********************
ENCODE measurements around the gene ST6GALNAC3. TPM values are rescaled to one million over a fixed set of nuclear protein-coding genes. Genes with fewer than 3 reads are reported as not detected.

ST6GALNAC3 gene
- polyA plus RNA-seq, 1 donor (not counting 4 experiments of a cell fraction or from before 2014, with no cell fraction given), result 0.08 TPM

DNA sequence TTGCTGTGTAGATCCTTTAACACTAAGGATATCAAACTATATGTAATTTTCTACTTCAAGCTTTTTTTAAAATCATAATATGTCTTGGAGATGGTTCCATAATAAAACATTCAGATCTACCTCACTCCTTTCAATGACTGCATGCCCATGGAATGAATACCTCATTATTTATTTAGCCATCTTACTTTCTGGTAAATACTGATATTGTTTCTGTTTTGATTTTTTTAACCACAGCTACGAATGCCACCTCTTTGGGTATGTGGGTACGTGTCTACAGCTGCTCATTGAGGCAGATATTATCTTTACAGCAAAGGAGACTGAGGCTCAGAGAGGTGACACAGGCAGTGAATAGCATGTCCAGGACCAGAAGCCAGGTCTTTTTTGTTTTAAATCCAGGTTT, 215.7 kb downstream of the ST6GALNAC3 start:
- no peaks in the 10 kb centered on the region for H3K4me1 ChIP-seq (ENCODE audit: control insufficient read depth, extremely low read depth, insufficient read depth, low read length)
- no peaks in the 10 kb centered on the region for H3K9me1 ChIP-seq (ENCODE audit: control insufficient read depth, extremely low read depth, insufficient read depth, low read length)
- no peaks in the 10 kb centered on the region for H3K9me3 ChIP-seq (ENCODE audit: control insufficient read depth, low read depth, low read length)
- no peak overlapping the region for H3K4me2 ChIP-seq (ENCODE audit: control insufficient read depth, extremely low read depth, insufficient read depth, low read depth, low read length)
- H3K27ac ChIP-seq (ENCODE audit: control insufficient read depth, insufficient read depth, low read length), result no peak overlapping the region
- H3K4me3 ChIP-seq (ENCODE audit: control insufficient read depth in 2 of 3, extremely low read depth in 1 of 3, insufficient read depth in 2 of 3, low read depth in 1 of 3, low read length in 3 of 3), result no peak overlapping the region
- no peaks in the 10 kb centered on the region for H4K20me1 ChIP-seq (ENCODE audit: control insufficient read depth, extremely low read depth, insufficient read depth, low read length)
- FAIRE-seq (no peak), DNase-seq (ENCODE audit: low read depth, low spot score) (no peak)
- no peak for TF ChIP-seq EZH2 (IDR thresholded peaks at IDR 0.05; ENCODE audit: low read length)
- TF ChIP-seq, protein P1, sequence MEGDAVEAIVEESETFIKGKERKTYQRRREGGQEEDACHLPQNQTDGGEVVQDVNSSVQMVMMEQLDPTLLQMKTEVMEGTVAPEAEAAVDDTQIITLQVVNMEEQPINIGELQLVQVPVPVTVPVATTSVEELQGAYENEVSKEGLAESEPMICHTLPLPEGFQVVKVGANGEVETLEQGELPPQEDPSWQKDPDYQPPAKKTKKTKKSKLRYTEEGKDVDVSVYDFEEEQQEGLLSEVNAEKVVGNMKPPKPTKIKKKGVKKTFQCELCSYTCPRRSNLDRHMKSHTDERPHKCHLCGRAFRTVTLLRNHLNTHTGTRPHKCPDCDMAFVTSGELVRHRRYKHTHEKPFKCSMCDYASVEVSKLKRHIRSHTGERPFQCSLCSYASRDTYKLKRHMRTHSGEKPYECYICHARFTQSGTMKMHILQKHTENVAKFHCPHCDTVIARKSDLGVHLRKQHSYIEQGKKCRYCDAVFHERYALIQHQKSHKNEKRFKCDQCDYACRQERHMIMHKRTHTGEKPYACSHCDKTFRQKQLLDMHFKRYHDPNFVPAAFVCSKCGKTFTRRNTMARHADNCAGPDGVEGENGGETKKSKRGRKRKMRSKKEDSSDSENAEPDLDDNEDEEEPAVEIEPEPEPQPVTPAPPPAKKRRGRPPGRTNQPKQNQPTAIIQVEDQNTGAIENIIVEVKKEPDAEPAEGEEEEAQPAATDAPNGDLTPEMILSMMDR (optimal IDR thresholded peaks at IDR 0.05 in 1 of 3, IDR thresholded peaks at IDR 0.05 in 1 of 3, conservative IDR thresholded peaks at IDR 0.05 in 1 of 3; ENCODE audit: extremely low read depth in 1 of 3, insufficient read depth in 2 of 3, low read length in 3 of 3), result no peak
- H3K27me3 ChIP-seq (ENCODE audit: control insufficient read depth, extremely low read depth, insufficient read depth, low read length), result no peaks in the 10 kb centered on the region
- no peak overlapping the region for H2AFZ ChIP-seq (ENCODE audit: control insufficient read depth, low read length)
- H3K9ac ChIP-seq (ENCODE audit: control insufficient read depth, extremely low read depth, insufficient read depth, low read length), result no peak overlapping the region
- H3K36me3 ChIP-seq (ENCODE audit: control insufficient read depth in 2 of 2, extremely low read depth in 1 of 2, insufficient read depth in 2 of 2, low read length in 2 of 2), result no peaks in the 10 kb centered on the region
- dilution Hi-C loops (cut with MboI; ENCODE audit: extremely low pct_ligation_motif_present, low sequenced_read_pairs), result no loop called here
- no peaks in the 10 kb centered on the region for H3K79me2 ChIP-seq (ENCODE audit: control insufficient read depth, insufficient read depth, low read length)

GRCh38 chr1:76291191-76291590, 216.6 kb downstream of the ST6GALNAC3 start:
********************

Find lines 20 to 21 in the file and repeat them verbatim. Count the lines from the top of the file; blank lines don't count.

- no peaks in the 10 kb centered on the region for H3K79me2 ChIP-seq (ENCODE audit: control insufficient read depth, insufficient read depth, low read length)

GRCh38 chr1:76291191-76291590, 216.6 kb downstream of the ST6GALNAC3 start: